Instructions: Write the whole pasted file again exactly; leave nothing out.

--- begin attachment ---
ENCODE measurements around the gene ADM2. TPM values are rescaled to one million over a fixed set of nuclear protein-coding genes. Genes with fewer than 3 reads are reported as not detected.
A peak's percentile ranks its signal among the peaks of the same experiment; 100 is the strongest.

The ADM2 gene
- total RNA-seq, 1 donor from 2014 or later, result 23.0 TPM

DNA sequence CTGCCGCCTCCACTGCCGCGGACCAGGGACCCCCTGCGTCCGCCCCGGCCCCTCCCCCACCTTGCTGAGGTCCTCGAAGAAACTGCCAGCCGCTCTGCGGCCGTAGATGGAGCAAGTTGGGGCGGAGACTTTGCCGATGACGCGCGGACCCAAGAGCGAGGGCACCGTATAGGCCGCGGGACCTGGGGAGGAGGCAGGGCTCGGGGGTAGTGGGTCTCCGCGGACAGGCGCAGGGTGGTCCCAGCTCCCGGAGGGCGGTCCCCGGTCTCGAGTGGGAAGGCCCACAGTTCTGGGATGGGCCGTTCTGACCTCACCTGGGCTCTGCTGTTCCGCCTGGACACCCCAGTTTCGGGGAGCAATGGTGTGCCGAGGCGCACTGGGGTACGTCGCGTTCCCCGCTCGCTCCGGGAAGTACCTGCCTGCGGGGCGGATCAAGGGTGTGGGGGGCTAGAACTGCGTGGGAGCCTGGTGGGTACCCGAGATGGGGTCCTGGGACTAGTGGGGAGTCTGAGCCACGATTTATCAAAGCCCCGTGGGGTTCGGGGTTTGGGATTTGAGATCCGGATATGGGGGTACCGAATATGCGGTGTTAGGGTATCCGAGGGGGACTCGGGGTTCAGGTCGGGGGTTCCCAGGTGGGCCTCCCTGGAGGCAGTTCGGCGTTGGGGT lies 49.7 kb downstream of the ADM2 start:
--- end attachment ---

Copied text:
ENCODE measurements around the gene ADM2. TPM values are rescaled to one million over a fixed set of nuclear protein-coding genes. Genes with fewer than 3 reads are reported as not detected.
A peak's percentile ranks its signal among the peaks of the same experiment; 100 is the strongest.

The ADM2 gene
- total RNA-seq, 1 donor from 2014 or later, result 23.0 TPM

DNA sequence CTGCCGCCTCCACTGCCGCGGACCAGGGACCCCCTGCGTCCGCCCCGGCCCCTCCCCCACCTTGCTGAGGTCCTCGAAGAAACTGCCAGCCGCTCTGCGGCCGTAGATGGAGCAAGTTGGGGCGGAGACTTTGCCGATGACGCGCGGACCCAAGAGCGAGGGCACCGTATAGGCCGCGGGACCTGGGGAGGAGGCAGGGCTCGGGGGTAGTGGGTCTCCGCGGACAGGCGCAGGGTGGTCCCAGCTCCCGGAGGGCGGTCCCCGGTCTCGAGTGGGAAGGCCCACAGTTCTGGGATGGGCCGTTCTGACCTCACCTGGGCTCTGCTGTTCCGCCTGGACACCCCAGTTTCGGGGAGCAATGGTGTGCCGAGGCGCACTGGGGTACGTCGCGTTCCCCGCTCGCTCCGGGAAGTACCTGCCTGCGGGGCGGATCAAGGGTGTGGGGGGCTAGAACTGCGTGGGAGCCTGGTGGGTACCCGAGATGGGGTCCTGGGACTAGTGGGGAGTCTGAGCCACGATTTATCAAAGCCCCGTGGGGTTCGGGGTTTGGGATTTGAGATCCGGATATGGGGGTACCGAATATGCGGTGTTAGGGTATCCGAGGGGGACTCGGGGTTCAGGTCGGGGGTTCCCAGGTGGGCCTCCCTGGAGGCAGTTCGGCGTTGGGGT lies 49.7 kb downstream of the ADM2 start: